About Dragonfly

Now called Tombo (トンボ、蜻蛉) in Japanese, the dragonfly has a long history in Japan.

One of the oldest names of dragonfly is “Akitsu (秋津)”.

Akitsu-Shima (秋津島) or island of the dragonfly was named by emperor Jinmu (神武天皇) some 2,600 years ago.  While looking down on Yamato (大和) from atop a mountain, he observed that the land looked like a dragonfly licking its tail.

The dragonfly became an emblem of the country of Japan and was known also as Katsumushi (勝虫: the invincible insect or victory insect), never retreating.  It was a favorite symbol of strength among Japanese warriors.  During the 17th century Tokugawa Shogun period, dragonflies were used as a motif for decorating on warriors helmets.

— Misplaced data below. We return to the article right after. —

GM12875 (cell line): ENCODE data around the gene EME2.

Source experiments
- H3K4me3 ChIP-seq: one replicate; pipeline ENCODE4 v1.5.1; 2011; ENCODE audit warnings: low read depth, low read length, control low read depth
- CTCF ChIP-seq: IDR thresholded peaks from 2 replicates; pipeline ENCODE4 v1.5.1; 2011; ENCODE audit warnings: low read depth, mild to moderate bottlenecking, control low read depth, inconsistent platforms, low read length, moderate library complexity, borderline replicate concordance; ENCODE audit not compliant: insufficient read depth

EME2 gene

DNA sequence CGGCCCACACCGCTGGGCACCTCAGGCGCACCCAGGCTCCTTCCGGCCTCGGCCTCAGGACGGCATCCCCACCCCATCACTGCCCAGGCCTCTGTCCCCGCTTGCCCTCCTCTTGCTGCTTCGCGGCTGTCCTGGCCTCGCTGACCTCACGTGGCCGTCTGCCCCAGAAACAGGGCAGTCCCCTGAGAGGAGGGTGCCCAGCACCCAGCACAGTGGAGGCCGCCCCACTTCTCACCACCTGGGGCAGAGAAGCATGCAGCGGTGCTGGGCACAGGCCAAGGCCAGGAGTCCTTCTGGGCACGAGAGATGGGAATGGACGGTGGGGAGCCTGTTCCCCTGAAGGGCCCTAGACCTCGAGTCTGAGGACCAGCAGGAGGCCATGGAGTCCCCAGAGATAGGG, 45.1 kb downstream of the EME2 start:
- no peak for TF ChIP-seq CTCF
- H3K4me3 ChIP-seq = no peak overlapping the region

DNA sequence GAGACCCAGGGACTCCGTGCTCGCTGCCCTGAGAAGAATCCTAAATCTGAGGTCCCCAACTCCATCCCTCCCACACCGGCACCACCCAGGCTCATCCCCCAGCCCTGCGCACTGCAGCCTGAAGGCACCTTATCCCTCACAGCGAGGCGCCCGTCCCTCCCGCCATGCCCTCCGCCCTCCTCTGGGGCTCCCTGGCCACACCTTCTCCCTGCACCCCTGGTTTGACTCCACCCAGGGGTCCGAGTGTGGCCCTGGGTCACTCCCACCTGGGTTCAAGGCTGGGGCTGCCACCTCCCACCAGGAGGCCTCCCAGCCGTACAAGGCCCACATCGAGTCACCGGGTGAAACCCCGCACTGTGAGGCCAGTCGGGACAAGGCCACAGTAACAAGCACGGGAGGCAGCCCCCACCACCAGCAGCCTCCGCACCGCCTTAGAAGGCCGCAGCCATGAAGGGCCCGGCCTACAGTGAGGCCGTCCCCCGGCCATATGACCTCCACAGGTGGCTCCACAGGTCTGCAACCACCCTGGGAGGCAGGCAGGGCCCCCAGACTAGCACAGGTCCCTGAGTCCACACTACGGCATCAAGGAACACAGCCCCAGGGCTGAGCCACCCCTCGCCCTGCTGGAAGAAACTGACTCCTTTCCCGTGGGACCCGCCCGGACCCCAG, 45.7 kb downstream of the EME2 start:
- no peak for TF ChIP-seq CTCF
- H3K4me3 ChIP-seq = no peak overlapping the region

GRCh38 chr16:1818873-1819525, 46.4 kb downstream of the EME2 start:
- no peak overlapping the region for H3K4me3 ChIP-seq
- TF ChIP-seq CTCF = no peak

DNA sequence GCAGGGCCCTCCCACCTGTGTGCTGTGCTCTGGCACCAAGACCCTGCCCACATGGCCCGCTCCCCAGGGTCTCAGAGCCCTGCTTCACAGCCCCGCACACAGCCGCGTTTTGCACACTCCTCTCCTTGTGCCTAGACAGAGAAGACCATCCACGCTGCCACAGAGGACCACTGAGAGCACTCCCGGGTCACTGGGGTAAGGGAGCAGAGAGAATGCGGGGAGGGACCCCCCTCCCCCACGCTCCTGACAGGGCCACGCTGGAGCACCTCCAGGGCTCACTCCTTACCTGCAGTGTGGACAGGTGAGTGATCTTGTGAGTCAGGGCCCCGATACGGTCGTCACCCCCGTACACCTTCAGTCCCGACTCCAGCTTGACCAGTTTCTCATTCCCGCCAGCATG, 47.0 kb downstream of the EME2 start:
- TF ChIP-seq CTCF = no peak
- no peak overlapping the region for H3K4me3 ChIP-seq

Dragonflies are thought to bring good luck and are honored in literature, art and music in Japan.

 

Pictured:

Helmet adorned with a Dragonfly

  • Edo period, 17th century
  • Iron, gold and black lacquer on wood, gilt metal
  • Height: 26cm
  • Nishimura Museum, Yamaguchi Prefecture

(a photo from “SPECTACULAR HELMETS OF JAPAN, 16th-19th Century” published by Japan Society, New York)